Also, to the OP, is a few weeks really enough time? If those were 200 billable hours it seems like it's worth a tad more hunting.
The freelance kit from www.sitepoint.com is where I learned a lot about techniques for freelancing. That's where I picked up the technique for deposits and milestones. In fact, one of the best pieces of advice I got from there was never to be the lowest bidder. There was a project we were bidding on, and the client ended up going with us even though we were the highest bid ($8000). He showed us the other bids, and they came in at ($1600, $2800, and $4500). He liked our proposal for a few reasons: One, the other 3 bids were just Word documents or PDFs attached to email. Ours was printed in color, bound, and sent FedEx overnight. Another, we had detailed writeups of 3 previous projects with testimonials and phone numbers of the clients (used with permission). Lastly, we had suggestions for additional features to add, with a cost/benefits analysis on each, along with suggestions of features that could be cut to reduce the timeline or cost. All of these were suggestions from sitepoint's ebook.
How you structure up front payment is always up to you. We've always had a setup fee, typically a few thousand dollars, which is due before any work starts. However, there has been one single thing which has kept our revenue flowing month after month for years: Freshbooks.com
I seriously love that site. We use it for:
1. Making estimates
2. Tracking hours worked against estimates
3. Invoicing based on hours and services rendered
4. Making sure the client indeed noticed the invoice - it says "viewed" when you send by email and they actually log in and view, so you can call bullshit when they say "I didn't get it yet!" :D
5. Automatically adding late fees to invoices. We charge a relatively nasty fee each month for a late invoice and it automatically adds it to each one.
6. Tracking payment; clients get notified via email when payment has been received, something many have commented on as a great feature.
Quickbooks and other tools are all well and good, but imho I think Freshbooks pretty much handles 90% of what you need to be successful independently :)
Side question, what (in percentage terms) do you call a 'nasty fee'?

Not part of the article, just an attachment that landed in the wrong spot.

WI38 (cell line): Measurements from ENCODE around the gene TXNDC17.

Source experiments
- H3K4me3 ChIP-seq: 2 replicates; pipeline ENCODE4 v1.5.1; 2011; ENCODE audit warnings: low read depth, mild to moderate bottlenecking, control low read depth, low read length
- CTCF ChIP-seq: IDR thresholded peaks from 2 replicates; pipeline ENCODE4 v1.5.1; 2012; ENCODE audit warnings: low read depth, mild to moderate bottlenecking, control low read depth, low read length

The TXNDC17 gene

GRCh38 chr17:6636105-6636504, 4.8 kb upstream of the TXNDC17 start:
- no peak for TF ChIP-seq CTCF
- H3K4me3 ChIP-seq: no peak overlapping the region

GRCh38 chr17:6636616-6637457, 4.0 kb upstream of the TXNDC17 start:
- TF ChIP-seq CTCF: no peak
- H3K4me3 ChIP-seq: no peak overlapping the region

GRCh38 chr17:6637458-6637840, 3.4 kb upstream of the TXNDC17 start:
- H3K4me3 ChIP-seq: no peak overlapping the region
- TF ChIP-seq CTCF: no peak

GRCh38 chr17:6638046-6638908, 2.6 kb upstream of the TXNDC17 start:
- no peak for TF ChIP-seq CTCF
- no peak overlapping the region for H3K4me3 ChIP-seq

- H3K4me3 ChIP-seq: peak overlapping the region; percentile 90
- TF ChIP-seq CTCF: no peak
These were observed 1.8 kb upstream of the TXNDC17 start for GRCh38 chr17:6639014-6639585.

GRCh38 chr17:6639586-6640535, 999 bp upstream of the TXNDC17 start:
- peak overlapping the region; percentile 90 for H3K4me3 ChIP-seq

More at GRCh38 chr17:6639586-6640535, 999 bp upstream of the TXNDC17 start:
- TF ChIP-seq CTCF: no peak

This is a good video about contracts. It's targeted for designers, but I think most of it still applies to developers. I think the best point in the video, have a good lawyer.
And never ever ever start work without a contract in place!
Also, the magic words to avoid the described scenario are "intellectual property will transfer on receipt of payment". The parents video covers this in more detail.
It's more an issue of customer relations than contracts. Contract specifics should be a reflection of that relationship (or lack thereof).
The way most people really learn customer relations or contracts is The School of Hard Knocks. The introductory sequence consists of SHK101 - Get it in Writing, SHK190 - Retainers, SHK225 - Applying Retainers to Final Invoice, and SHK230 - Termination Fees.
You might almost be better off trying to sneak in under the MSA with the "simplest contract that could possibly work" than you'd be by formalizing the relationship with an MSA. It is very possible to get a one-off contract executed, especially for one-off services. On the other hand, if you ignite the "MSA" neuroreceptors, you may find yourself far worse off than if you had simply gotten a Nolo-style work-for-hire contract signed; for instance, it's the MSA that's going to have IP clauses, noncompetes, insurance requirements, and things like that.
Be careful and don't wave things like "MSA"s around just because they seem like best practices. They are, for a company like ours or like Hashrockets; we're set up to negotiate and review MSA change bars. You on the other hand may not want to round trip with a lawyer several times just to do an $8000 PHP contract.
Law school. ;)
Okay, okay. Seriously, besides getting a lawyer and have them draw you up a standard contract, there isn't much you can do to "wrap your head around [contract negotiation] for good" as there's just too much to learn. Some of it comes from experience (you'll start getting a radar for certain kinds of clauses), and there's no quick fix for getting experience besides the passage of time. Specifically, make sure there is a provision in there for getting some of the payment up-front (as grandparent suggests), and specify a late fee % for any overdue bills.
Nolo press has a variety of books that are probably relevant. Your local library likely has an assortment of them.
Message board cynicism is a poor excuse for bad business practices.
I did some freelance without a contract once and because I didn't have an agreement in writing I didn't have much recourse to tell them there'd be a charge for additional services.
A contract will never be a quick and easy solution to stop people doing a runner but you can at least limit the damage caused with one.
If your client ends up using your work, your contract is going to end up plenty enforceable.
If your client ends up using your work and you don't have a contract, don't expect to get paid this year, and expect a painful obstacle course of unreasonable support demands. They'll pay you eventually, but since you've reduced the worst case outcome to "amount we agreed on" from "treble damages and site downtime", they have every incentive to drag things out.